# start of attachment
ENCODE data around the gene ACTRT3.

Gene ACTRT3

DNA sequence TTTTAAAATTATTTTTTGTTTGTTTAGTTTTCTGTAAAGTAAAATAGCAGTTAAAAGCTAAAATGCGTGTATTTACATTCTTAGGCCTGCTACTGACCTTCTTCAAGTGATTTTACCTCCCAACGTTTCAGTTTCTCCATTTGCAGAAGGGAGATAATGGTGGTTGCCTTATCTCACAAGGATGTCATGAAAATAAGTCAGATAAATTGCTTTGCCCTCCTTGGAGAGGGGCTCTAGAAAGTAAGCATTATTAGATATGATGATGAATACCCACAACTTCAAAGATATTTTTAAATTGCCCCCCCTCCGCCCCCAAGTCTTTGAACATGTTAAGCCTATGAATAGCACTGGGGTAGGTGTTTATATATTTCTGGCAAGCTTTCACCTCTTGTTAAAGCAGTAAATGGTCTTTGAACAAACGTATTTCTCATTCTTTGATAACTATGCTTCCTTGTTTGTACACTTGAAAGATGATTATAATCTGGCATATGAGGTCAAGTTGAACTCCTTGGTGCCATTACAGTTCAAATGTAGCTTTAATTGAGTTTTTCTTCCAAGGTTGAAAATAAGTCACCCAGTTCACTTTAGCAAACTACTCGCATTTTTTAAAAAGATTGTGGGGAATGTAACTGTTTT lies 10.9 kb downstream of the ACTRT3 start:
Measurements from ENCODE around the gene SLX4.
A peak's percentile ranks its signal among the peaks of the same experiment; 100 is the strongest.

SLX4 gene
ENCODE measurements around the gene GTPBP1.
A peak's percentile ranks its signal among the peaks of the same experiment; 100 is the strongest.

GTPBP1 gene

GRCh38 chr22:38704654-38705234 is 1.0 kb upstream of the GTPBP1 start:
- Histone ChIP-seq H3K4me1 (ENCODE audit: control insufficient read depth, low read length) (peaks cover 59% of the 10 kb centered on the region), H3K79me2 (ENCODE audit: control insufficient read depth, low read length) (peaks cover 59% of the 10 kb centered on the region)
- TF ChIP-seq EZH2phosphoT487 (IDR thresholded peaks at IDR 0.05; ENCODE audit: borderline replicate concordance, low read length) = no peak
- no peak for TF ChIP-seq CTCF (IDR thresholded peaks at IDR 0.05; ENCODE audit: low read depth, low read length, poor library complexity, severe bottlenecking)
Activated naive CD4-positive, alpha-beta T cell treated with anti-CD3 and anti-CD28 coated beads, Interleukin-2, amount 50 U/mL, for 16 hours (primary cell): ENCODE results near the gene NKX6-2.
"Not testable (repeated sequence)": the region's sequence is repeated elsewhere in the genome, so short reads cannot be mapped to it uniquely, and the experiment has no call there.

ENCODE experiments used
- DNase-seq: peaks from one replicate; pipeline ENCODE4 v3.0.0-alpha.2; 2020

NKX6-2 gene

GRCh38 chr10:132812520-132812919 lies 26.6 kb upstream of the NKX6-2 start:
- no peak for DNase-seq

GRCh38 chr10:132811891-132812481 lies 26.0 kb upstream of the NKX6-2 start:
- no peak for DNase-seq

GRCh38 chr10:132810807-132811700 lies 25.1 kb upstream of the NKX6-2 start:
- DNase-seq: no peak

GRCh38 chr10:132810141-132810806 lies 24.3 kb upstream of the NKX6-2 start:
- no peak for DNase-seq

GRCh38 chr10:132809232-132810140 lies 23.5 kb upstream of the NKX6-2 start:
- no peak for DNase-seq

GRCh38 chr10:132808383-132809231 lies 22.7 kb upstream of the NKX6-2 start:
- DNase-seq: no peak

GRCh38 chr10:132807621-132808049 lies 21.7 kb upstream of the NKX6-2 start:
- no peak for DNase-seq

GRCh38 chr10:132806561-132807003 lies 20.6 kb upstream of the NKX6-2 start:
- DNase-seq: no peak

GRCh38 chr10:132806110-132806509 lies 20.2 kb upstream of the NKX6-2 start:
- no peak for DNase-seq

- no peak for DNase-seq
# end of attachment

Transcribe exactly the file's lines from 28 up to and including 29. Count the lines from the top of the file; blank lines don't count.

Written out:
- no peak for DNase-seq

GRCh38 chr10:132808383-132809231 lies 22.7 kb upstream of the NKX6-2 start: